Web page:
This week, six of the world’s largest food manufacturers announced that they will be launching a task force to look at developing a front-of-pack nutrition labelling scheme.
At first glance, this all sounds quite positive – particularly as they say that they will use traffic light labelling.
But when you look at the small print, there’s a crucial element that undermines this new proposal.
The six manufacturers want to integrate portion-size criteria into the existing UK traffic light scheme.
The current UK scheme was developed by the government, following a lot of discussions across the food industry and with consumer and public health groups.
It uses traffic light colours on the front of packs to tell consumers whether a product is high, medium or low in fat, sugar or salt.
It also gives information on how much of these a portion contains and what this means in terms of the contribution to your reference intake (%RI). This helps you get an idea of how significant eating the product is, relative to other things you might eat that day.
All food retailers have committed to use these on their own-brand products, as well as Coca-Cola, Mars, Nestlé and Pepsico, who, along with Unilever and Mondelez, are part of this latest announcement.
What is really important, however, is that the current traffic light colours are based on per 100g or per 100ml of the product.
This is because different manufacturers use different portion sizes for similar products.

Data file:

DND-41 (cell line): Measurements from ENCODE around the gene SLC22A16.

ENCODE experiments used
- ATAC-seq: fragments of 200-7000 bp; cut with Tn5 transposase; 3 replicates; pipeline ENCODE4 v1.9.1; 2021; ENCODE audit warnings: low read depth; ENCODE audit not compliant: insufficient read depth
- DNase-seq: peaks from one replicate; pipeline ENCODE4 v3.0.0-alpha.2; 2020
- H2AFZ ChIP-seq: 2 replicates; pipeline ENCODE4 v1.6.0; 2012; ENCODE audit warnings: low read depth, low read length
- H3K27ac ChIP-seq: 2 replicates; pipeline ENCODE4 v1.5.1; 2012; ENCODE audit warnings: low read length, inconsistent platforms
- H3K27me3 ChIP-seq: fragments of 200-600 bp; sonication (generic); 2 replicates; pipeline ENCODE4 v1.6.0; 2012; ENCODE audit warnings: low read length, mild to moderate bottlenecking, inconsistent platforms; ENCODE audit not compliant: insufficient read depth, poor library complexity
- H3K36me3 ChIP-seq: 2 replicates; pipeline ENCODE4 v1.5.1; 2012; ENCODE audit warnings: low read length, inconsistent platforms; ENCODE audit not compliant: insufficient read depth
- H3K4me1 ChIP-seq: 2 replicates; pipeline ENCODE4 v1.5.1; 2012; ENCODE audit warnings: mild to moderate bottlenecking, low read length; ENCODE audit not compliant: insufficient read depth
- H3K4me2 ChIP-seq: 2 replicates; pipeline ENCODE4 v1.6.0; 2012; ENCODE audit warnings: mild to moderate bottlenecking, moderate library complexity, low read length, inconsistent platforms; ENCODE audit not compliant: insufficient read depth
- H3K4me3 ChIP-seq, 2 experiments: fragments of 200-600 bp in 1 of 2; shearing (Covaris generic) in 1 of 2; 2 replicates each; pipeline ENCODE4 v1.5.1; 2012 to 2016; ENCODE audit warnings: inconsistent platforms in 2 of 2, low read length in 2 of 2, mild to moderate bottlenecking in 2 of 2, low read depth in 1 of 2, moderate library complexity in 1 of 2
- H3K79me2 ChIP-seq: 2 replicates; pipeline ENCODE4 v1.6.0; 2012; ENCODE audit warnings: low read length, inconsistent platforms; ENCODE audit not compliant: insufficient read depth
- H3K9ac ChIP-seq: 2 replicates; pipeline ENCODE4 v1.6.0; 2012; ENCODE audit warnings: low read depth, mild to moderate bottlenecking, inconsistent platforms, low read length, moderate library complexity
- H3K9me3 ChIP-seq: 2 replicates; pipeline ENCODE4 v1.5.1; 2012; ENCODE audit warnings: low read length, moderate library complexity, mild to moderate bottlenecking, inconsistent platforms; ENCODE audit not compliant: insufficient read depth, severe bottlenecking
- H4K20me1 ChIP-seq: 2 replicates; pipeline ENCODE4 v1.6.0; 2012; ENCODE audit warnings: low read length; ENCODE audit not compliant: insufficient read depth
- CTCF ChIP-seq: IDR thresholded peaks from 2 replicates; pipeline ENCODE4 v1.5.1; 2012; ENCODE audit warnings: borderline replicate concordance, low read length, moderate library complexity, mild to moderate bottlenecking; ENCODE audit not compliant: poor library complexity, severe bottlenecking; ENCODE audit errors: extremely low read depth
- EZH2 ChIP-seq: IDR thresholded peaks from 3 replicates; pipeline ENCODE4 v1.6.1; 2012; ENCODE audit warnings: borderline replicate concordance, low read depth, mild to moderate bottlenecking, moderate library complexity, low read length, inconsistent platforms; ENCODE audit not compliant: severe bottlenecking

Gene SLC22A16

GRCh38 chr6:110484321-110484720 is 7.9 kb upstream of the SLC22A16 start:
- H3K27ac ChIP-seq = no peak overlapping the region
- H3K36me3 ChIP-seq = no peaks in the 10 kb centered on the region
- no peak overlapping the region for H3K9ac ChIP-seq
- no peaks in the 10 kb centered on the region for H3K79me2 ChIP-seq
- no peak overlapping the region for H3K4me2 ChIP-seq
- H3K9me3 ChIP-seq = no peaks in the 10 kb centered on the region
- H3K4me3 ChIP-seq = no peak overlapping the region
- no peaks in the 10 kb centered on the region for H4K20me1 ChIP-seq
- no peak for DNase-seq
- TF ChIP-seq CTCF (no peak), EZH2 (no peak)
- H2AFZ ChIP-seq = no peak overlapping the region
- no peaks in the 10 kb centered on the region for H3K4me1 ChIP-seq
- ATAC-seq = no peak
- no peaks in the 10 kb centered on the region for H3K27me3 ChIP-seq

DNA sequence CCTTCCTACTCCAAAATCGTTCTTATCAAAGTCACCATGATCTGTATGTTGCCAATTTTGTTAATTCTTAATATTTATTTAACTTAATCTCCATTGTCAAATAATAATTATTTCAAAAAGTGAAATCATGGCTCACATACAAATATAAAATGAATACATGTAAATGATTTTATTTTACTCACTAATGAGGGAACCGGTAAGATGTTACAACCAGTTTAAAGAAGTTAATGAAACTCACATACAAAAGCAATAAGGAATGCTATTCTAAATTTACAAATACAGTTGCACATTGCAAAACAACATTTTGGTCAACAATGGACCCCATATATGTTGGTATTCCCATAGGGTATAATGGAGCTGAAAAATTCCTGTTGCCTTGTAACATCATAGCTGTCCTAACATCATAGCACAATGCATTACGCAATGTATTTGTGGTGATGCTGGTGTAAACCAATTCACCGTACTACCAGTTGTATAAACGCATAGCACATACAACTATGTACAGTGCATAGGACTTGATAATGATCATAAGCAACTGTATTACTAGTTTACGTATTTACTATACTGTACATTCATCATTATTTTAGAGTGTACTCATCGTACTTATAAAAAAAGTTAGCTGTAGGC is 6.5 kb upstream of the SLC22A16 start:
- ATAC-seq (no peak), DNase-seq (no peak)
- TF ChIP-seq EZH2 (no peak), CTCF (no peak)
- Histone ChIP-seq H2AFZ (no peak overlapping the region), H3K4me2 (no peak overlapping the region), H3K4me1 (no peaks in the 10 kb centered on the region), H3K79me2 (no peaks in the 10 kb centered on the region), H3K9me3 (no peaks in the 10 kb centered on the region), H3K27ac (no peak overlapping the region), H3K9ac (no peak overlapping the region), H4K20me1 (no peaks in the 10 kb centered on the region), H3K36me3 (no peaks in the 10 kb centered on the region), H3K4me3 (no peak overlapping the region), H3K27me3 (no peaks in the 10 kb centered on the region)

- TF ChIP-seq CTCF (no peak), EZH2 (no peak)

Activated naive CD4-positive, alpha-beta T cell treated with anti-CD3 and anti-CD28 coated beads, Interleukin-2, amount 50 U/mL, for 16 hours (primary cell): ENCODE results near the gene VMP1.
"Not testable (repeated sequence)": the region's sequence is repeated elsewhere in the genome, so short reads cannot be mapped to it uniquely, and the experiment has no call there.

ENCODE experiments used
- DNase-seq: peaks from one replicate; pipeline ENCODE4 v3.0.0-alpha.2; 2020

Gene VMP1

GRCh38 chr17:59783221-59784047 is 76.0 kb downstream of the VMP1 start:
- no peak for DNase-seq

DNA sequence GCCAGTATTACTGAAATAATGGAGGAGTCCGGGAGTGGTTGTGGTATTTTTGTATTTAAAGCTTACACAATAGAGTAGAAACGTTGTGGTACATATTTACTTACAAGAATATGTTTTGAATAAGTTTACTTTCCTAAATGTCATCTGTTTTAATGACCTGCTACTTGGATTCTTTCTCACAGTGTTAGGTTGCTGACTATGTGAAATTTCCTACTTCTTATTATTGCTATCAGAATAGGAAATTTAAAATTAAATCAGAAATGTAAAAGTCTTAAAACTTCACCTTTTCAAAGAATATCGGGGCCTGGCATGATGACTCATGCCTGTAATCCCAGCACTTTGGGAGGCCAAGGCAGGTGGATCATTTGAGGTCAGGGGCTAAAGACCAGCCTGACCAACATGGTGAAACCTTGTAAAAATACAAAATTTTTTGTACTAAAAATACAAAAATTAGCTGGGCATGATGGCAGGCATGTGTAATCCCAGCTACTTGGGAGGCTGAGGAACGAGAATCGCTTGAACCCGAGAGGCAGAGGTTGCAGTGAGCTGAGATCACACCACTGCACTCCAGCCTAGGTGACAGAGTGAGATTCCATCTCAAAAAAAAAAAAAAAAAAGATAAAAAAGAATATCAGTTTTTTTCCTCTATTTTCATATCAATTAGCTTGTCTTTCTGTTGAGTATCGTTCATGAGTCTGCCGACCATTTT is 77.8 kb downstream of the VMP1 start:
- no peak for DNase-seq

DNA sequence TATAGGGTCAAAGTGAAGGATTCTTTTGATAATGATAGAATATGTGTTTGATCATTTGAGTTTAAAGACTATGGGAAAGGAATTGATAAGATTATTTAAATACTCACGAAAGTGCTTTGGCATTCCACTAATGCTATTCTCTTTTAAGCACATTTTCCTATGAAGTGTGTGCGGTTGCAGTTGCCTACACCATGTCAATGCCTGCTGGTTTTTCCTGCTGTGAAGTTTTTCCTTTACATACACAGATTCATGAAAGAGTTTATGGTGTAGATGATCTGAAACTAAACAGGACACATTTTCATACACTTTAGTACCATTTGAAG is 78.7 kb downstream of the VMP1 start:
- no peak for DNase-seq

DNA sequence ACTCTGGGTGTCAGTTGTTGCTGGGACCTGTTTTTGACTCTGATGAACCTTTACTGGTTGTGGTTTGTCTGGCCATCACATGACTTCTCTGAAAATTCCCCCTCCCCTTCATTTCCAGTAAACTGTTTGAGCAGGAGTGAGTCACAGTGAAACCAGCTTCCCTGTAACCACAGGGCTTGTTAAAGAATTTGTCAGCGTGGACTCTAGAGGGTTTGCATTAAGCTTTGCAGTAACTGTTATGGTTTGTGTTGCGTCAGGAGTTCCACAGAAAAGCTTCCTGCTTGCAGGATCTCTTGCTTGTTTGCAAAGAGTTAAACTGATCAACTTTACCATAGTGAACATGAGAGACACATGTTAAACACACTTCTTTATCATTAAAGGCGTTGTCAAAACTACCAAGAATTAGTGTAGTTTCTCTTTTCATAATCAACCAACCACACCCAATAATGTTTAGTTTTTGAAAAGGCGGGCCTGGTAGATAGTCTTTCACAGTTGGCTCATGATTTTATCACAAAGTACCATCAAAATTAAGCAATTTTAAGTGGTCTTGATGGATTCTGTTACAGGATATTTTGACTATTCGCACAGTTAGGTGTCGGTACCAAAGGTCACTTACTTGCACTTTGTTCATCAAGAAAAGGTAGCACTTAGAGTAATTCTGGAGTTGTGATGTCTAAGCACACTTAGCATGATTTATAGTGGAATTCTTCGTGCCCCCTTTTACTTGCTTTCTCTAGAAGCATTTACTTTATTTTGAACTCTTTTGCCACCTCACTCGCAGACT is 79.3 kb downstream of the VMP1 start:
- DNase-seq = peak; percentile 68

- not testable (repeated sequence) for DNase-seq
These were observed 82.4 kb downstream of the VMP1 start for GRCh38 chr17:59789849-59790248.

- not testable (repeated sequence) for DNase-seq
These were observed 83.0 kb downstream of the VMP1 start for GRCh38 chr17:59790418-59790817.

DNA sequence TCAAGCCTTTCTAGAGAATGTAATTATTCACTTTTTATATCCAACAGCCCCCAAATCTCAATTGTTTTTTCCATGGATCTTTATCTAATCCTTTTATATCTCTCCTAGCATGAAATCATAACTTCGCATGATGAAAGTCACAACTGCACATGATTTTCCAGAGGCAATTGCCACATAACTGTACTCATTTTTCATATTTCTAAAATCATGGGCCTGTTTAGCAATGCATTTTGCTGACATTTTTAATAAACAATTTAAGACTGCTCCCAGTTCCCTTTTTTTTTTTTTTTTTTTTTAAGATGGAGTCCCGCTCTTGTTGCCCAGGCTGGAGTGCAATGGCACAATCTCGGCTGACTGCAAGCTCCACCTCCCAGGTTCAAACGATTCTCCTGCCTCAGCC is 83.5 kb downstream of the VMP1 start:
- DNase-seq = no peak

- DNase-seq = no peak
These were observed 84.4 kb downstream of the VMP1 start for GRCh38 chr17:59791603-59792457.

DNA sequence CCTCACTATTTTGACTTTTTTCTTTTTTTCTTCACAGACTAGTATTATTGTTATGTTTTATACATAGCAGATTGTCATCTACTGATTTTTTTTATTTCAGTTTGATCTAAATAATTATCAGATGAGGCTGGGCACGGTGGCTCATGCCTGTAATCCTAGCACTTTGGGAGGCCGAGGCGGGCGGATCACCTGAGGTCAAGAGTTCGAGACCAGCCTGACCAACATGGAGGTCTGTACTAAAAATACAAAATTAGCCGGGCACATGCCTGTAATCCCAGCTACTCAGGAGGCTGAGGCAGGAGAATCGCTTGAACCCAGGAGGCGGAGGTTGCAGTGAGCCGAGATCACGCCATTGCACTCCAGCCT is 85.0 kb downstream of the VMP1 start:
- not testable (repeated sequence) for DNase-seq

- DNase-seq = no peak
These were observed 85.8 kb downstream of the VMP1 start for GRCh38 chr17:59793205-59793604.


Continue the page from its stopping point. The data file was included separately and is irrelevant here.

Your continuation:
You may also eat a different amount compared to what is recommended.
Some people’s intakes of some of the products these manufacturers produce – whether that’s chocolate, tomato ketchup or breakfast cereal – can vary a lot, and even be different depending on the occasion.
Sometimes you may also want to compare across different types of products, too – for example, the salt or fat levels in different sandwich fillings or types of snack, or the sugar content in yogurts, puddings and ice cream.
There’s also an issue of just how realistic company portion sizes are.
On the one hand, companies don’t want to encourage us to overindulge, particularly when the main motivation for the labelling is to help people make healthier choices.
But on the other, they need to reflect how much we’re likely to eat.
One scheme for all
These issues aren’t new. They were hotly debated when the UK scheme was first developed.
It was decided that using the scheme to enable comparisons on a like-for-like basis was best.
Criteria were added to take account of particularly large portions so that they didn’t come out as looking healthier than was the case, given how much you eat (ready meals, for example).
We don’t need a small-portion criteria that will do the reverse – making unhealthy foods look healthier than is really the case.
We’ve spent a lot of time designing a nutrition labelling scheme.
Other formats have also been suggested to complement the traffic light scheme – such as spoonfuls of sugar on the front of pack.
But we think that these manufacturers should just get on with the job: stop trying to devise a new scheme that will make their products look more favourable and use the current traffic light one, so we all know what we’re eating.
What do you think about the new suggestion for front-of-pack food labelling? What type of products do you find the current traffic light scheme most useful for?